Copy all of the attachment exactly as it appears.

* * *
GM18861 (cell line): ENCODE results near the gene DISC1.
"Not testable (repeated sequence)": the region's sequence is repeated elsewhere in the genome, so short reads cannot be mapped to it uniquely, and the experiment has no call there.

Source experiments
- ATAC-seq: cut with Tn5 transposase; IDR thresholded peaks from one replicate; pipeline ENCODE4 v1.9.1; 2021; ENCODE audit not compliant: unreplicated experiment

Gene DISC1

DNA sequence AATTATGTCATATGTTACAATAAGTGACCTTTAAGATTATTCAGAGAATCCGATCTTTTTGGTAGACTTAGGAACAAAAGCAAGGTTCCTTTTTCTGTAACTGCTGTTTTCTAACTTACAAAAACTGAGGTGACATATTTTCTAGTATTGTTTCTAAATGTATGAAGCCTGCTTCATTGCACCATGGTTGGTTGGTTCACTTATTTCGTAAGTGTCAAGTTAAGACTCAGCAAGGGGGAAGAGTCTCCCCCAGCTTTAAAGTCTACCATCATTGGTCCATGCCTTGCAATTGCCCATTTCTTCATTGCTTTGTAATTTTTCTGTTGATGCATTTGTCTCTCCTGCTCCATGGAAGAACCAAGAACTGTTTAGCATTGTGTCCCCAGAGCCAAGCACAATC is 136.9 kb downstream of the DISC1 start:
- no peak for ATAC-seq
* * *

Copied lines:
GM18861 (cell line): ENCODE results near the gene DISC1.
"Not testable (repeated sequence)": the region's sequence is repeated elsewhere in the genome, so short reads cannot be mapped to it uniquely, and the experiment has no call there.

Source experiments
- ATAC-seq: cut with Tn5 transposase; IDR thresholded peaks from one replicate; pipeline ENCODE4 v1.9.1; 2021; ENCODE audit not compliant: unreplicated experiment

Gene DISC1

DNA sequence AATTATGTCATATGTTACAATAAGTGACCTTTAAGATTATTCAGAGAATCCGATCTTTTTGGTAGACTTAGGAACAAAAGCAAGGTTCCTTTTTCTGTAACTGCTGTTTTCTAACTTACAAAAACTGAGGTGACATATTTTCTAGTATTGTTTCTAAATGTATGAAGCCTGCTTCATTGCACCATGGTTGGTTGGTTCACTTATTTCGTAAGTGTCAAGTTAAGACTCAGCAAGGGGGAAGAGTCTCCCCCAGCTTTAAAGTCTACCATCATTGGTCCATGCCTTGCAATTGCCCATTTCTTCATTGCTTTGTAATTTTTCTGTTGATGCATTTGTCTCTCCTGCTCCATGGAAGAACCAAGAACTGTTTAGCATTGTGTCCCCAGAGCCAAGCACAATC is 136.9 kb downstream of the DISC1 start:
- no peak for ATAC-seq